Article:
French power generation company Électricité de France’s (EDF) board of directors has approved the final investment decision on building two EPR nuclear reactors at Hinkley Point C (HPC) in Somerset, in south-west England.
The company has given authorisation to ensure the full execution of the project and with the approval, EDF will have to sign the contracts with the British Government, partner company China General Nuclear Power Generation (CGN), and the main suppliers of the project.
However, the project has faced a major setback after the UK Government postponed a final decision on it.
The final investment approval will see a new 3.2GW nuclear power plant, which is capable of generating 7% of the UK’s total electricity requirements, to be built at Hinkley Point, thereby providing electricity to about six million households in the country.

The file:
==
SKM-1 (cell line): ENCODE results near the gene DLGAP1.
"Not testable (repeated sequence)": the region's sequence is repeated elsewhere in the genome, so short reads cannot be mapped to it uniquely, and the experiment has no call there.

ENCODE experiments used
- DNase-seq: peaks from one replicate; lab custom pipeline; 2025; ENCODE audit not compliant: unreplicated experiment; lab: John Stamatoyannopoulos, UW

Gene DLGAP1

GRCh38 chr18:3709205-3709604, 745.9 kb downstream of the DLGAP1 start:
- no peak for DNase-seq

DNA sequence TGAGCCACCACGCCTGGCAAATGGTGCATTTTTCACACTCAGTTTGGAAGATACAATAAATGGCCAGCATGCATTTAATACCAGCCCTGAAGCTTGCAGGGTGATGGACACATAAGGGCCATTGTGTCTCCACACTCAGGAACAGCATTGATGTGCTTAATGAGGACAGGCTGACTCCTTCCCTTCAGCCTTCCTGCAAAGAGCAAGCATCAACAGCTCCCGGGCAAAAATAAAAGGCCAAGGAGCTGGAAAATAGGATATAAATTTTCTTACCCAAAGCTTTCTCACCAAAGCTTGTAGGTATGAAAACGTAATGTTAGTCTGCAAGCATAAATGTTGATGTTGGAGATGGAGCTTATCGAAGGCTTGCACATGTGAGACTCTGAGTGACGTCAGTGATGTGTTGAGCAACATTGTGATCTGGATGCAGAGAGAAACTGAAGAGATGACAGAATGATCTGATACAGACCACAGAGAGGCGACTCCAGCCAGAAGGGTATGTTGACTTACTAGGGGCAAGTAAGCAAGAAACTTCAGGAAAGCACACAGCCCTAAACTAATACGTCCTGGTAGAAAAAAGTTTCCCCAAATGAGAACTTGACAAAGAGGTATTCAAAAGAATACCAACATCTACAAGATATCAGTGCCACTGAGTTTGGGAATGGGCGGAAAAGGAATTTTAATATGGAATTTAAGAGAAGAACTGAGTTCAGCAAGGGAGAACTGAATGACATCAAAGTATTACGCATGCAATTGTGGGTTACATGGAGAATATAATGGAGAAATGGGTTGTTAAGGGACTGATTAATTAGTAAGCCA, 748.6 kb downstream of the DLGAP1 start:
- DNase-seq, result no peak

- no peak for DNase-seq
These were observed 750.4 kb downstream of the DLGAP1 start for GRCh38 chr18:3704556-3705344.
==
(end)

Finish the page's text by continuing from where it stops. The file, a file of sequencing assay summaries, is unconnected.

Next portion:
UK business and energy secretary Greg Clark was quoted by The Financial Times as saying: “The UK needs a reliable and secure energy supply and the government believes that nuclear energy is an important part of the mix.
“The government will now consider carefully all the component parts of this project and make its decision in the early autumn.”
According to union GMB, the EDF approval for the HPC will open new job opportunities for at least 25,000 workers, with about 5,000 local residents of Somerset working on the project alone.
Hinkley Point is expected to strengthen the industrial capability of the country both nationally and regionally, with a £225m boost to the South West. It would also help expand EDF business in Britain, where its subsidiary EDF Energy already operates 15 nuclear reactors. Scheduled for mid-2019, the first concrete of reactor 1 of HPC would coincide with the start-up of the EPR at Flamanville, which is scheduled for the end of 2018.
However, Netherlands-based environmental organisation Greenpeace said that the UK consumer will have to pay a large subsidy to EDF as well as to CGN with the investment decision made by EDF.